Guest post by Promise Amahah
Promise is the Founder and President of African Young Farmers Network and CEO Mainstay Global Group.
Agriculture: from meeting needs to creating wealth
The opinions expressed in this article are solely those of the author, and do not necessarily reflect the opinions or views of the Mo Ibrahim Foundation.
We are living in a critical time in human history, where stereotypes and traditional approaches are no longer sustainable. A time characterised by drastic and rapid changes across all spheres of human endeavour. It is also the time for the most flaunted 4th Industrial Revolution. In my view, it is also Africa’s time. It’s the continent’s time to take advantage of its demographic bulge and natural resources.
For Africa’s time to be a reality, this shift has to be proactive and pragmatic across critical sectors such as agriculture. The potential of a continent which hosts the largest share of uncultivated arable land in the world (79%), at a time marked by growing global food demand and shrinking global agricultural supply was highlighted in both the 2011 and 2019 Ibrahim Forum reports.
Beyond meeting needs, the wealth potential of agriculture on the continent needs to be harnessed. The following are ways in which this could be achieved.
Foster innovation, create and adopt technology (iOT) and data solutions across and beyond the value chain. Set up Agro-Technology Incubation Hubs. According to the 2019 Ibrahim Forum report, “Harnessing new technologies could allow the sector to become a part of the ‘high-tech’ economy, making it more attractive to young people, paving the way for greater specialisation in the division of labour in agriculture and moving progressively away from mere subsistence farming.” This report further highlights how several simple technologies could solve some of the main challenges currently faced by African farmers, which including access to markets; access to updated technologies and research; knowledge of commodity prices; early warning systems on weather and pests.
Agribusiness Ecosystem (New Agribusiness Strategy)
Building a data-driven ecosystem around agriculture and agribusiness is essential to wealth creation. This entails launching various platforms that will support professionalisation of agriculture in Africa while generating actionable data/business intelligence that will accelerate value chains. This strategy will enable young farmers, agro cooperative societies, small scale and commercial agribusinesses, and other critical stakeholders to work using globally accepted standards and practices. This proposed ecosystem will trigger the use of collective resources to work in alliance with local and international collaborators. The ecosystem will nurture and harness measurable, reliable and verifiable data through joint research, educational and training initiatives and projects while mobilising support for agricultural research and schemes that advance sustainable wealth creation on the African continent. This new narrative summarises the vision of my project Rebranding Agriculture in Africa®. In the coming weeks we hope to launch this auspicious project in partnership with critical industry stakeholders and development partners. This project will usher in a new milestone for agricultural development and a perfect transition from meeting needs to creating much needed wealth.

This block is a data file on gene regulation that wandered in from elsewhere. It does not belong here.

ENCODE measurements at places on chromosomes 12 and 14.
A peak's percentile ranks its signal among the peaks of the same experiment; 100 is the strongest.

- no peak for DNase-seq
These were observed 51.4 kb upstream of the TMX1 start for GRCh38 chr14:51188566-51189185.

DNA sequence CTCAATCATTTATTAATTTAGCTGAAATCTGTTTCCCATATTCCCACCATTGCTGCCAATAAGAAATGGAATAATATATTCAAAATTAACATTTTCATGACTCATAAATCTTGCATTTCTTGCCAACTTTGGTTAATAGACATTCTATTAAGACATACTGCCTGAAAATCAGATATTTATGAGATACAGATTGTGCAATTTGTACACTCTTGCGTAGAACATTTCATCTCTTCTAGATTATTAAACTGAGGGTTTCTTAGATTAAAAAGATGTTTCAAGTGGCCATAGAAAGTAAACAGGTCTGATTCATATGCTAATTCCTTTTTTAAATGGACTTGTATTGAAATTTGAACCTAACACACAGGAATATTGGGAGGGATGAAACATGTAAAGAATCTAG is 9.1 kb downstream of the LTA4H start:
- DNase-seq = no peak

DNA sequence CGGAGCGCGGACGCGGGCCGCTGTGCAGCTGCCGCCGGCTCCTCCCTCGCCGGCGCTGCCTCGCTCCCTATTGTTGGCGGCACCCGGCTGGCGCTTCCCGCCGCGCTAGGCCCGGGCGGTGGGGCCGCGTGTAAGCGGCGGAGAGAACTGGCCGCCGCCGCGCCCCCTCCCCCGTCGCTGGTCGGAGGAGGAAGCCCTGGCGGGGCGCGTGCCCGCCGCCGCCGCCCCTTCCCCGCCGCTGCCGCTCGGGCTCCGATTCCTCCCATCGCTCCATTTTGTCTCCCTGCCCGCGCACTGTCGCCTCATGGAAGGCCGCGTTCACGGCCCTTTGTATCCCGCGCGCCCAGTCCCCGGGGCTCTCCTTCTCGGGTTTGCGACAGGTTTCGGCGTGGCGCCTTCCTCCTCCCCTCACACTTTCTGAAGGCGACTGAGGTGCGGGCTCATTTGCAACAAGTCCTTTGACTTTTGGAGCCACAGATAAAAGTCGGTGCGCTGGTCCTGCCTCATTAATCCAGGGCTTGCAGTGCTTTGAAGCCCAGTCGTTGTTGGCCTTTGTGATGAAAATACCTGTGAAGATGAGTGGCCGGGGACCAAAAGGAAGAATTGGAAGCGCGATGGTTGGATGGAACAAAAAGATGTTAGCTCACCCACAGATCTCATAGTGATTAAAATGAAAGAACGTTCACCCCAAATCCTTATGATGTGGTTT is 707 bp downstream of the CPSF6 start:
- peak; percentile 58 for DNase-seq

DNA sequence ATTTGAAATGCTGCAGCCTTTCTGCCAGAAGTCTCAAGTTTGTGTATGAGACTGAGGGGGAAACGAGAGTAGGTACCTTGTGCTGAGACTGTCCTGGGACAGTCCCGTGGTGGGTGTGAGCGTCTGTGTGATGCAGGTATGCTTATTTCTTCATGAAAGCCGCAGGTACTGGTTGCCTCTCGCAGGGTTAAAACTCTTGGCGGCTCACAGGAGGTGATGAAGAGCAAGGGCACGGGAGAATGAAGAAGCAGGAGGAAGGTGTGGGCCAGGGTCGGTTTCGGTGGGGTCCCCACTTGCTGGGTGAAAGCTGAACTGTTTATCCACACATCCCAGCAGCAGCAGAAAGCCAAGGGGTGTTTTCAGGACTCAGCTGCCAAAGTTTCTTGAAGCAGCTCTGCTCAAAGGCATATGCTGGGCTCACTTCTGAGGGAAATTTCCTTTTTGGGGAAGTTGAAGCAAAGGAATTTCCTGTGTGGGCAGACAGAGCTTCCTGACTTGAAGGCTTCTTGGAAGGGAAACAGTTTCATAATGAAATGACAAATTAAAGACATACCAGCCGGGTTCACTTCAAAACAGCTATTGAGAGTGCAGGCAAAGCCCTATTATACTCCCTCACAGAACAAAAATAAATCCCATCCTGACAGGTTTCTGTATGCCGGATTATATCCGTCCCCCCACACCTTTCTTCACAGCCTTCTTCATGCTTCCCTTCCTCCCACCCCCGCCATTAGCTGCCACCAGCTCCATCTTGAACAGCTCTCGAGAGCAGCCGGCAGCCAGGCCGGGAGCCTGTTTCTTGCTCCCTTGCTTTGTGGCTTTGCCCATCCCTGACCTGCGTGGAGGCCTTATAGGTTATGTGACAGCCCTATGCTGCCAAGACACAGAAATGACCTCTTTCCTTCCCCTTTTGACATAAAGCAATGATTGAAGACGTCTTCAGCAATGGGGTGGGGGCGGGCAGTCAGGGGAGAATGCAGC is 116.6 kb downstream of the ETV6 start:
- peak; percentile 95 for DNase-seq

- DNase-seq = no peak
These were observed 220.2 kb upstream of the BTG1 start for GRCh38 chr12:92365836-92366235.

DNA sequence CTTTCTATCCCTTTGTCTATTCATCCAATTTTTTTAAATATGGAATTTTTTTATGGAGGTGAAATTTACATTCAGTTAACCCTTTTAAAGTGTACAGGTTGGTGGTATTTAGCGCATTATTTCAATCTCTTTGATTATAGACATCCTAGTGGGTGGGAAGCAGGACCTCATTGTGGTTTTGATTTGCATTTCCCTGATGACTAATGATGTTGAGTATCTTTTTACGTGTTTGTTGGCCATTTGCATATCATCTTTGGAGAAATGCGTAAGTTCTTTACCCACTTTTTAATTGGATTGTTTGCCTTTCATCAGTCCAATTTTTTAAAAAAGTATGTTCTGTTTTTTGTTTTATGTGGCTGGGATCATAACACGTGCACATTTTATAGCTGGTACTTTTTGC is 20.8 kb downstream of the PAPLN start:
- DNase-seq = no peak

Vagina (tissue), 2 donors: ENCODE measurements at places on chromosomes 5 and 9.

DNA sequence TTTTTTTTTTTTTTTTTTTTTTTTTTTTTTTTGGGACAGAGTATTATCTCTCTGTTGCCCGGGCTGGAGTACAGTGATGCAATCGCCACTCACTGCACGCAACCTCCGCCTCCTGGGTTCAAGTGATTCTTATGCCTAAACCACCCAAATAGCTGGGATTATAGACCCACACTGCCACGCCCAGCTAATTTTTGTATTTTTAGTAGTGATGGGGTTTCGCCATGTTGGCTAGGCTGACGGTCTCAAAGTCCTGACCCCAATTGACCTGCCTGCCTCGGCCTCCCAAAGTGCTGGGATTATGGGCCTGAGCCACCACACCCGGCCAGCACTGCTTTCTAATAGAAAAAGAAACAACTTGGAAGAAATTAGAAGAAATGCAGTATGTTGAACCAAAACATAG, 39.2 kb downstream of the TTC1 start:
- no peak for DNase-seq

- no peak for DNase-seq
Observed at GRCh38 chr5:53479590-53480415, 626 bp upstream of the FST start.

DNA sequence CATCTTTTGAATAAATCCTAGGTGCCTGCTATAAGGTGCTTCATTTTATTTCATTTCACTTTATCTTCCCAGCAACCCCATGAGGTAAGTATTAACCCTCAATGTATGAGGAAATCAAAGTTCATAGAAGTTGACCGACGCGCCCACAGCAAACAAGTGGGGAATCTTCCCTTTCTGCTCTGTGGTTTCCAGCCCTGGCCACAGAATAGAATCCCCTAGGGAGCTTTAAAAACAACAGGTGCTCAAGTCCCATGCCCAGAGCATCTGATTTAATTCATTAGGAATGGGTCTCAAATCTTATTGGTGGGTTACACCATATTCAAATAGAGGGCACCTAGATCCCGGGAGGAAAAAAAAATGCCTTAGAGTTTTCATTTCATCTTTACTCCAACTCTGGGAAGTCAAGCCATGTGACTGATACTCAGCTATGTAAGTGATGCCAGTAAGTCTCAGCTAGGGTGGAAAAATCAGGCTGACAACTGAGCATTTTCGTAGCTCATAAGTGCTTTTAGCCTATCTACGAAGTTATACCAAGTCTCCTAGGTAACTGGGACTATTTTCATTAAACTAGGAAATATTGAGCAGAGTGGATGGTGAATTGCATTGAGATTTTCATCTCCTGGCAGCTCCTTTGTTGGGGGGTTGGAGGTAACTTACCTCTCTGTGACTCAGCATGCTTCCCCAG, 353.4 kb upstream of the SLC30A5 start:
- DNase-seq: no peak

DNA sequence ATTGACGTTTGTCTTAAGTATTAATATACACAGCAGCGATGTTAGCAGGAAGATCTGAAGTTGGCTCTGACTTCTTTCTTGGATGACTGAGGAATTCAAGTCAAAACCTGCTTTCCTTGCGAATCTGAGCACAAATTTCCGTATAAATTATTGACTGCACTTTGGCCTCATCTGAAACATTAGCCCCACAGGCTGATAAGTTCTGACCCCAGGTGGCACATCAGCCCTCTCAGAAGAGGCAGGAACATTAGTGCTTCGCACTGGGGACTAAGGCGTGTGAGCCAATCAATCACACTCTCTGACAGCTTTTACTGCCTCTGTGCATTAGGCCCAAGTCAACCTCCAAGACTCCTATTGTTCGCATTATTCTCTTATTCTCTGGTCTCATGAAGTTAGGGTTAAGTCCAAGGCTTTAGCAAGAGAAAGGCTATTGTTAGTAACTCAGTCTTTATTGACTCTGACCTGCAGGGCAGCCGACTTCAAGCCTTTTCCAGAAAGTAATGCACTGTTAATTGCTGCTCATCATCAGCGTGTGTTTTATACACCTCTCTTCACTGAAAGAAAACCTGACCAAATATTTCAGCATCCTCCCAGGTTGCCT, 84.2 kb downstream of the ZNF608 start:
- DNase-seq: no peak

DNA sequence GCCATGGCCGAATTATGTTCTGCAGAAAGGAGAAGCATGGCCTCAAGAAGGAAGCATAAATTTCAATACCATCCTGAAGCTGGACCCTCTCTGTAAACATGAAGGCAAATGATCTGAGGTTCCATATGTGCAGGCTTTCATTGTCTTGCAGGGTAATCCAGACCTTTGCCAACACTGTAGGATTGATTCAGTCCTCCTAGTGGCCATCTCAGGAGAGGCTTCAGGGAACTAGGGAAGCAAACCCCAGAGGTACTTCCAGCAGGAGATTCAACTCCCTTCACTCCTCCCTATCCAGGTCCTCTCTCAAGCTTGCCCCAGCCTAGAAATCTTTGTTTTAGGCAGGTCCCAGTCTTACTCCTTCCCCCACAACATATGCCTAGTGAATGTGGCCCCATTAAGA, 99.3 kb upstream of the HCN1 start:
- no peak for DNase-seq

Raise and equip a new breed of young modern farmers
Young people are central to wealth creation in Africa, they are the continent’s greatest asset. It’s time to ignite the ingenuity of the youth towards modern agriculture.
Launch a strategic global campaign to reposition agriculture in Africa
Wealth creation through agriculture in Africa requires continental public enlightenment, awareness and sensitisation. This will be achieved through ingenious communication tools that cut across rural-urban divides. It’s a campaign that will drive not just modern agriculture but also expose new approaches for wealth creation through this sector. Public-private partnership is integral to this robust initiative.
Going beyond meeting needs to creating wealth requires an aggressive agribusiness approach.
To achieve Africa’s time, we must go beyond expecting opportunities to creating them in order to generate wealth for the continent. A good time to take advantage was yesterday but the good news is that the best time to take charge is now.
Africa’s time is the new normal for radical development and growth. I implore all Africans to raise the bar and heed the clarion call as we rebrand agriculture in Africa now!